If the accuracy of this report by Norman Lebrecht can be trusted (a not always safe assumption), The New York Times reassigned the wrong man.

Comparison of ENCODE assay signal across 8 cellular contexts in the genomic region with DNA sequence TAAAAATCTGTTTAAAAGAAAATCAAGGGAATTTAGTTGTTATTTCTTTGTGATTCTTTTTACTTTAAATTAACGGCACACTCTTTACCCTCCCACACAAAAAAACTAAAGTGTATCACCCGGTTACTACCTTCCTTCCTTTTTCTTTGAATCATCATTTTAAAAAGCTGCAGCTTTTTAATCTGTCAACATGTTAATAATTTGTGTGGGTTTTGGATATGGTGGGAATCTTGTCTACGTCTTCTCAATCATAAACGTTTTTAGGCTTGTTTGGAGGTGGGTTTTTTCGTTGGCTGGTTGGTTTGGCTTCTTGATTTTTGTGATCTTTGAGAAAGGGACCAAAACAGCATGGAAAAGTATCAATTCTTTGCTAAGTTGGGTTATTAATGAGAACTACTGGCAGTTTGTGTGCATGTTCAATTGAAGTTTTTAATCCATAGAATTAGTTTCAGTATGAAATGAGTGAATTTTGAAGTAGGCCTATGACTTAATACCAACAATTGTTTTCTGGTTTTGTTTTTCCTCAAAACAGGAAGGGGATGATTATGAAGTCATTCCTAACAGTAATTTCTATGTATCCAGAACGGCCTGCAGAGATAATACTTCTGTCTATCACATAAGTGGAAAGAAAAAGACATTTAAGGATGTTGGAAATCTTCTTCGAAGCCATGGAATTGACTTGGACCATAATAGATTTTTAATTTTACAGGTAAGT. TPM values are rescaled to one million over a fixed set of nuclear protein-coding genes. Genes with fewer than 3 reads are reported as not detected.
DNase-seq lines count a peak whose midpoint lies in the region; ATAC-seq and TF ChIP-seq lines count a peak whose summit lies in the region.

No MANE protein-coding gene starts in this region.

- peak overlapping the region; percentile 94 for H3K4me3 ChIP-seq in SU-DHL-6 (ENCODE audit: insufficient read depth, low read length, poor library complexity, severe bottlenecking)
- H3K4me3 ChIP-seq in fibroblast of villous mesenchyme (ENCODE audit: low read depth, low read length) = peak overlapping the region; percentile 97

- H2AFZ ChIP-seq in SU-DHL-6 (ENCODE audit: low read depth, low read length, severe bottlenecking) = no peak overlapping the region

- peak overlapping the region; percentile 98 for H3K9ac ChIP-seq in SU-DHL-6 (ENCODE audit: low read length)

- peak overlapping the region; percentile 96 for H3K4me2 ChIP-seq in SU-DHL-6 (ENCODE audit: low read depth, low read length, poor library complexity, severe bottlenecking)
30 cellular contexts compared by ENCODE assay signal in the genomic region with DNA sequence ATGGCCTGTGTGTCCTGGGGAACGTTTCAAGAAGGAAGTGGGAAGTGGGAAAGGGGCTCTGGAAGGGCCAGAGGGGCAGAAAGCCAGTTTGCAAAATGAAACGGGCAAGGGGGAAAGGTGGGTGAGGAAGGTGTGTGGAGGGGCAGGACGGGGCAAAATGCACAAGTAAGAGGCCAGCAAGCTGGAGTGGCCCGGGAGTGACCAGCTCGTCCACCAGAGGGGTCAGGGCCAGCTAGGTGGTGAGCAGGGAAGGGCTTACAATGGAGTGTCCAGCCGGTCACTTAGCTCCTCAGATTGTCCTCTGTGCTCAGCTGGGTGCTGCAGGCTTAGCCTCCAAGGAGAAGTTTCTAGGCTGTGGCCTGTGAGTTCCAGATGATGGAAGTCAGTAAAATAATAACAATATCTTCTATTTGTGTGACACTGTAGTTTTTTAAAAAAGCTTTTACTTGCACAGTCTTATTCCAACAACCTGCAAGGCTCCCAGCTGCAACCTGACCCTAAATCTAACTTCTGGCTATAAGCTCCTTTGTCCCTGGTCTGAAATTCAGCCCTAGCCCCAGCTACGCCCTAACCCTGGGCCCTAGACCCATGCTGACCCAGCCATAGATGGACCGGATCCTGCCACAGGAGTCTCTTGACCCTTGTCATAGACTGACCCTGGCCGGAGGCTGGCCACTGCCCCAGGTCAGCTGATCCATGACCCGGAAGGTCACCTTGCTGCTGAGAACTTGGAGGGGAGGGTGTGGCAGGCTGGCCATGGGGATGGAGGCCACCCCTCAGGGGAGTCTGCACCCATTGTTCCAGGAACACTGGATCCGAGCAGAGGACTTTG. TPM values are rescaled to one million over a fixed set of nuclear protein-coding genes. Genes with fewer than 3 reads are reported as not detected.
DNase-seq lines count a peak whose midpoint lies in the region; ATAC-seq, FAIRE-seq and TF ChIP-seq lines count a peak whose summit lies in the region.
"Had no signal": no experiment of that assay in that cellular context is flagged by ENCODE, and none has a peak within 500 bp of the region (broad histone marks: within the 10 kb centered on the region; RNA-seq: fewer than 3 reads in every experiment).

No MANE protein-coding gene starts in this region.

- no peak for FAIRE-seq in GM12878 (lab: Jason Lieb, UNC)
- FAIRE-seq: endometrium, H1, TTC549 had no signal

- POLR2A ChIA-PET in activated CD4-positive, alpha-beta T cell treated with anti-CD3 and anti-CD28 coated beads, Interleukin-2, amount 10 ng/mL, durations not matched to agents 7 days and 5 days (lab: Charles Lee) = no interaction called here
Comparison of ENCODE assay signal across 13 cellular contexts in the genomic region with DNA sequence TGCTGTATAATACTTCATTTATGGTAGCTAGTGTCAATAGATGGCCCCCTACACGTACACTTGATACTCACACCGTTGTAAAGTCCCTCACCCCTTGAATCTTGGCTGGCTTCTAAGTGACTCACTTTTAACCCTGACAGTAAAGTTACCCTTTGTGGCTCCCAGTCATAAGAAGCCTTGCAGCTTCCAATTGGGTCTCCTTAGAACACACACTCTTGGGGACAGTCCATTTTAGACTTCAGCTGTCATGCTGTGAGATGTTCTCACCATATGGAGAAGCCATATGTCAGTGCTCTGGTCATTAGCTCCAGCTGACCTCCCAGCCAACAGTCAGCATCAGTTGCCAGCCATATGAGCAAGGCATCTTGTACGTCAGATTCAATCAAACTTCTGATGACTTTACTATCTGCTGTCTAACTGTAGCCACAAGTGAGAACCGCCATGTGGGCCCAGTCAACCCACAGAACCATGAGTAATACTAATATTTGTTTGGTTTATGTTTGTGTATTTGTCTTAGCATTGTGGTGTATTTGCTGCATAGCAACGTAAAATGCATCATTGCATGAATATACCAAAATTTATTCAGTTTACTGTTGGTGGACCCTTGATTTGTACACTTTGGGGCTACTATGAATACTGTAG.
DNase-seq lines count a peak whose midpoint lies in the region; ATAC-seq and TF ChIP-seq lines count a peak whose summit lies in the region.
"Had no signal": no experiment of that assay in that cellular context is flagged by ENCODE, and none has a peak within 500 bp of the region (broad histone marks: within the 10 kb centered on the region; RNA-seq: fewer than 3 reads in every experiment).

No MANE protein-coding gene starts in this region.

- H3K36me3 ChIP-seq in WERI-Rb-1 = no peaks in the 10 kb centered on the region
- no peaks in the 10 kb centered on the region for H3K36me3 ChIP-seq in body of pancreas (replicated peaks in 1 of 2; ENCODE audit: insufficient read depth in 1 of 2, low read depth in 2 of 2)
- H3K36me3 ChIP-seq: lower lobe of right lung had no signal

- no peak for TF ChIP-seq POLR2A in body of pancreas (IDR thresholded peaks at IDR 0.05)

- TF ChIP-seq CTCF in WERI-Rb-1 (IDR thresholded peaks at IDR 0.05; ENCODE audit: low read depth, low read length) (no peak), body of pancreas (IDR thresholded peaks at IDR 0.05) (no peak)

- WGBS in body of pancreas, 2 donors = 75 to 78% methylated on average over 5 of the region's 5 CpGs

We have been informed — not by the person concerned – that the [sic] New York Times has removed Allan Kozinn from his position as music critic and reassigned him to the newly-created, sidewalk-pounding post of general cultural reporter. He will report for new duties tomorrow. The move ... is rooted entirely in the poison of internal politics. [...] So why has the Times taken the extraordinary step of demoting a music critic? The reasons are purely internal. Culture Editor Jon Landman knows he has a problem in the classical department. The chief critic Anthony Tommasini is thought to have failed to win the confidence of New York’s opinion formers. Moves are said to be afoot to hire Zachary Woolfe as Tommasini’s sidekick and, eventually, his successor. Landman has been heard to say that ‘Zach is the most important thing that has happened to classical music in a long time’ (sic). He needed to create a vacancy for Woolfe to be hired, so Kozinn had to go.If creating a vacancy in the classical music department is the only way to do it, then creating that vacancy so that it can be filled by Zachary Woolfe is indeed the right way to go. But on critical/journalistic grounds alone it's clearly chief classical music critic Anthony Tommasini who should have been reassigned to some newly-created post elsewhere for the purpose, not Allan Kozinn. That, however, would have taken real balls; something corporate management, generally speaking, is not noted for possessing.